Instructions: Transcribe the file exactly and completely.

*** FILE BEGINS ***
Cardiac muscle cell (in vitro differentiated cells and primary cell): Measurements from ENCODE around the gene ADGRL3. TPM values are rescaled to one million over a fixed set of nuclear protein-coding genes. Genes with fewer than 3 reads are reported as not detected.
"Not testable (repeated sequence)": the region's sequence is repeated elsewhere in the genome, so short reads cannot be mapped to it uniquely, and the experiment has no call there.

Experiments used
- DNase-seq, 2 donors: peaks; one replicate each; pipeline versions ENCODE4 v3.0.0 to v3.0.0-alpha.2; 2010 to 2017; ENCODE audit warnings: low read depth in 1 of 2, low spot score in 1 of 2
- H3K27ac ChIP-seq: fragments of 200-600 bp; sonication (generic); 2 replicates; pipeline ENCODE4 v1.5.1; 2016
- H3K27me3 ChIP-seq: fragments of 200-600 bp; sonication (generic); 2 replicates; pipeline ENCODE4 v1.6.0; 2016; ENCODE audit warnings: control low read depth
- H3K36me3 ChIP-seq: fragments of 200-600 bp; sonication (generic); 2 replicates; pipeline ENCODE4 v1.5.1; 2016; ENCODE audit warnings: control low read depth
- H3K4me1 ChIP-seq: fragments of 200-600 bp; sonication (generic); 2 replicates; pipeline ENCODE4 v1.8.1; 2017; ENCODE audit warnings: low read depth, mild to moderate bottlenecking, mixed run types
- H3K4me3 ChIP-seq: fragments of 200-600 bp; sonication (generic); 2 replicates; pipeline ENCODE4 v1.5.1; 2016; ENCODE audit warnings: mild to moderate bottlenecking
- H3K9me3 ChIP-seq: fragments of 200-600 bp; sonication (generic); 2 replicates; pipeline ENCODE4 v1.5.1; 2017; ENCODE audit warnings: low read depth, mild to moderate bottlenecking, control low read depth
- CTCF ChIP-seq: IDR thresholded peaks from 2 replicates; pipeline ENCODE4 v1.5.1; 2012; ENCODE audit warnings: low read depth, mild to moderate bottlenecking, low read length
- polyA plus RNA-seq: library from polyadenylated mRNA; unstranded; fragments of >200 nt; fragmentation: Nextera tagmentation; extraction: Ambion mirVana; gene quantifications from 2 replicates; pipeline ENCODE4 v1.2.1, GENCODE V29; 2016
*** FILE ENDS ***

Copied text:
Cardiac muscle cell (in vitro differentiated cells and primary cell): Measurements from ENCODE around the gene ADGRL3. TPM values are rescaled to one million over a fixed set of nuclear protein-coding genes. Genes with fewer than 3 reads are reported as not detected.
"Not testable (repeated sequence)": the region's sequence is repeated elsewhere in the genome, so short reads cannot be mapped to it uniquely, and the experiment has no call there.

Experiments used
- DNase-seq, 2 donors: peaks; one replicate each; pipeline versions ENCODE4 v3.0.0 to v3.0.0-alpha.2; 2010 to 2017; ENCODE audit warnings: low read depth in 1 of 2, low spot score in 1 of 2
- H3K27ac ChIP-seq: fragments of 200-600 bp; sonication (generic); 2 replicates; pipeline ENCODE4 v1.5.1; 2016
- H3K27me3 ChIP-seq: fragments of 200-600 bp; sonication (generic); 2 replicates; pipeline ENCODE4 v1.6.0; 2016; ENCODE audit warnings: control low read depth
- H3K36me3 ChIP-seq: fragments of 200-600 bp; sonication (generic); 2 replicates; pipeline ENCODE4 v1.5.1; 2016; ENCODE audit warnings: control low read depth
- H3K4me1 ChIP-seq: fragments of 200-600 bp; sonication (generic); 2 replicates; pipeline ENCODE4 v1.8.1; 2017; ENCODE audit warnings: low read depth, mild to moderate bottlenecking, mixed run types
- H3K4me3 ChIP-seq: fragments of 200-600 bp; sonication (generic); 2 replicates; pipeline ENCODE4 v1.5.1; 2016; ENCODE audit warnings: mild to moderate bottlenecking
- H3K9me3 ChIP-seq: fragments of 200-600 bp; sonication (generic); 2 replicates; pipeline ENCODE4 v1.5.1; 2017; ENCODE audit warnings: low read depth, mild to moderate bottlenecking, control low read depth
- CTCF ChIP-seq: IDR thresholded peaks from 2 replicates; pipeline ENCODE4 v1.5.1; 2012; ENCODE audit warnings: low read depth, mild to moderate bottlenecking, low read length
- polyA plus RNA-seq: library from polyadenylated mRNA; unstranded; fragments of >200 nt; fragmentation: Nextera tagmentation; extraction: Ambion mirVana; gene quantifications from 2 replicates; pipeline ENCODE4 v1.2.1, GENCODE V29; 2016